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BC FORUM News - From The Advocate, Winter 2020

 

Building the Canada we want

We must build a fairer, more equitable society

With the world in the throes of the worst economic shock since the Great Depression and a raging global pandemic, even conservative commentators are calling for new solutions.

The deficit hawks are increasingly isolated in their calls for belt tightening, an approach that would spell disaster for millions of people.

“As western leaders learnt in the Great Depression, and after the second world war, to demand collective sacrifice you must offer a social contract that benefits everyone,” says an editorial in the conservative Financial Times.

“Radical reforms – reversing the prevailing policy direction of the last four decades – will need to be put on the table.

“Governments will have to accept a more active role in the economy. They must see public services as investments rather than liabilities, and look for ways to make labour markets less insecure,” said the Times.

 

Huge challenges

A new report from the Broadbent Institute notes that before the pandemic, the world was just starting to come to terms with the extent of change that would be needed to avoid widespread ecosystem collapse due to climate change.

“Indeed, the pandemic has provided a sobering appraisal of the deep cracks in our systems, from education and health to employment standards and income supports,” says Paying for the recovery we want, prepared by a team of four economists and public policy veterans.

“We have been forced to face up to longstanding inequities and injustices that Indigenous people, women, Black people and other racialized groups have borne for years. They have suffered some of the worst impacts of the virus.”

 

The road ahead

Continued deficit spending will be a necessity for the foreseeable future, and with interest rates for federal spending near zero, it is also good fiscal policy,” says the report.

“Plenty of research has shown that bold investment now in core social supports such as health, education and housing will reap long-term economic and social rewards. So, too, will investing in a low-carbon economy.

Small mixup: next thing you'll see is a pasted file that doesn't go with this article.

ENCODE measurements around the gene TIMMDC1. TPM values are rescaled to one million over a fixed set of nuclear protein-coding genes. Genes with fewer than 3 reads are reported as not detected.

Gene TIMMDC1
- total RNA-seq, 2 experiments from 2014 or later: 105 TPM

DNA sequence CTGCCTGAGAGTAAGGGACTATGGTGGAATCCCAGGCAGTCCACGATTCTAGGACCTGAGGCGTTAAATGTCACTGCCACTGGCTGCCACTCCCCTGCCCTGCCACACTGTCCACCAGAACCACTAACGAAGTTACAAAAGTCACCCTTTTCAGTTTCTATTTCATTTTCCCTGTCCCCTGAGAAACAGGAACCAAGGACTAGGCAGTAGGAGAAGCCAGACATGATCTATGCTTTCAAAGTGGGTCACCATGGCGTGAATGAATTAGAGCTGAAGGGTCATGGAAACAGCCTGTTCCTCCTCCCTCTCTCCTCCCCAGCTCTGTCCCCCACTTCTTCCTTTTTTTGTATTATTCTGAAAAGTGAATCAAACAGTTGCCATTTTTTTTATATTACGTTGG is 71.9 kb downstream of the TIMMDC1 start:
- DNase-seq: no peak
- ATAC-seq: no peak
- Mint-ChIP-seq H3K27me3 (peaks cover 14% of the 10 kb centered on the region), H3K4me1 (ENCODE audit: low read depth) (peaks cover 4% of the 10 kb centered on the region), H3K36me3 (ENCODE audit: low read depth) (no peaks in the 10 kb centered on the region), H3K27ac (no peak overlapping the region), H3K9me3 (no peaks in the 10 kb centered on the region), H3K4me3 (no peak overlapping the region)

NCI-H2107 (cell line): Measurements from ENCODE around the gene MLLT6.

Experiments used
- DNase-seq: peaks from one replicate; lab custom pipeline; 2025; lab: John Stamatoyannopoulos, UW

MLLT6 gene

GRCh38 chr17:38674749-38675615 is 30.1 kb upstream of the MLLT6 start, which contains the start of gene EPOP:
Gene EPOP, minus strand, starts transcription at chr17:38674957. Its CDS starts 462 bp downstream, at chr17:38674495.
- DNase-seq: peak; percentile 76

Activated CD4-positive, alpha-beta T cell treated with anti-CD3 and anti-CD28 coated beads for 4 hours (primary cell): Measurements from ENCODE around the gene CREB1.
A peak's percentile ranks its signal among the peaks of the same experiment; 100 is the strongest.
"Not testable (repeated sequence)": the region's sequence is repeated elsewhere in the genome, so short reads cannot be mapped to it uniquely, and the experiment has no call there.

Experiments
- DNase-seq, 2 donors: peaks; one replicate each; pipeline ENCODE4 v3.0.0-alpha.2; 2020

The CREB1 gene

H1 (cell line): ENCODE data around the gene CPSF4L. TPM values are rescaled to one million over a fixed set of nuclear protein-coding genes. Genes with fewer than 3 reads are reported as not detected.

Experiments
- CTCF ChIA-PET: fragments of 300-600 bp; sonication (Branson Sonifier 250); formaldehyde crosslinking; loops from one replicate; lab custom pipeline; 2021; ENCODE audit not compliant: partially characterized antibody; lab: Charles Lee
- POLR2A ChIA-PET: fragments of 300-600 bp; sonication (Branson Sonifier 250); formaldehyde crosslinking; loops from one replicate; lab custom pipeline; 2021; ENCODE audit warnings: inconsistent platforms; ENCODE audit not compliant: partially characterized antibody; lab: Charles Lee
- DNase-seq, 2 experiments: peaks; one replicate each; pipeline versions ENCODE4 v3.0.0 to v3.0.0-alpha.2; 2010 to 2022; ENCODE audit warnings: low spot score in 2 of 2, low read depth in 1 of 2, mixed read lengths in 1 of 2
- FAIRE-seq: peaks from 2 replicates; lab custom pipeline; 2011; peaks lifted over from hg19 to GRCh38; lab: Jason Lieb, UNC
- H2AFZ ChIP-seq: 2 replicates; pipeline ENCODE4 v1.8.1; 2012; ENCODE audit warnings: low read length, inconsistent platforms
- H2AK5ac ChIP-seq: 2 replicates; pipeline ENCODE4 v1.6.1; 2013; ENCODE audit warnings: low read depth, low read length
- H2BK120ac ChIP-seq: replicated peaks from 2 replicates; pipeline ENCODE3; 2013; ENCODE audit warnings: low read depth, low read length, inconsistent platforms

“Such investment relies on a simple truth: preventing problems is usually less expensive than fixing them,” it says.

A massive transformation is required. It cannot be funded indefinitely through deficit spending, so significant new sources of revenue are needed.

“A well-balanced, well-designed, and fair tax system can support a society that is also well-balanced, smart and fair,” says the report. “Most Canadians endorse such an arrangement, but our current tax system misses the mark.”

The report says many decisions made by governments in Canada and other industrialized democracies have not delivered on their promised benefits, but have delivered great costs.

“Above all, since the 1980s we have managed to engineer an unprecedented transfer of wealth to a small minority that needed help the least while imposing austerity on the majority of the population. The result has been growing inequality and insecurity.

“We have also paid huge opportunity costs by giving away the net value of our natural resources for free.

“In some sense, these were two trillion dollar thefts from the majority of us to the rich, and from all Canadians as collective owners of our resources to a handful of mostly foreign private shareholders. To achieve what we need to achieve in these times, we will need to establish more balanced and sensible public revenue policies.” The full report, with specific measures to make taxes more fair, can be found at www.broadbentinstitute.ca.

 

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